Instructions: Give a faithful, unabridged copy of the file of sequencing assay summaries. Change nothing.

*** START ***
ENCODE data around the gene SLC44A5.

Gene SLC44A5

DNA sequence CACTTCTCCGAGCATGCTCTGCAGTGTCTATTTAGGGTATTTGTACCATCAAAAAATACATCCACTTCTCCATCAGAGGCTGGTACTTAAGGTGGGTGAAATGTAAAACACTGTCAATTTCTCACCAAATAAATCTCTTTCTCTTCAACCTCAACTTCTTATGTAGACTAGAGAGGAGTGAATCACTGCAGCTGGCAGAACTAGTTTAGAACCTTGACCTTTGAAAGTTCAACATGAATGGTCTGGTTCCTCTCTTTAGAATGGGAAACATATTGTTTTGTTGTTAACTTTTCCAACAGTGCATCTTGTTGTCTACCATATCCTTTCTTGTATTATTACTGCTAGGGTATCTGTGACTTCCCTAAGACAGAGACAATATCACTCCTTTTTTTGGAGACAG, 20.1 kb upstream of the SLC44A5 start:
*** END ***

ENCODE data around the gene SLC44A5.

Gene SLC44A5

DNA sequence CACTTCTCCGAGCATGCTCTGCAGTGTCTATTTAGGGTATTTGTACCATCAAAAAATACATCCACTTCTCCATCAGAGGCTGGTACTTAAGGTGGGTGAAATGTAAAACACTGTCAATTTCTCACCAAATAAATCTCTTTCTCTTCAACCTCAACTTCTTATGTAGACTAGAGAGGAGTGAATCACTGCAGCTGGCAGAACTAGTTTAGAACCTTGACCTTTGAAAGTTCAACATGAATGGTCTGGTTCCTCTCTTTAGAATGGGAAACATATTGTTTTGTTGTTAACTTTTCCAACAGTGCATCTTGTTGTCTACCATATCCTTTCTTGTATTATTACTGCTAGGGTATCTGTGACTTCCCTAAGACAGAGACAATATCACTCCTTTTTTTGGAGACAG, 20.1 kb upstream of the SLC44A5 start: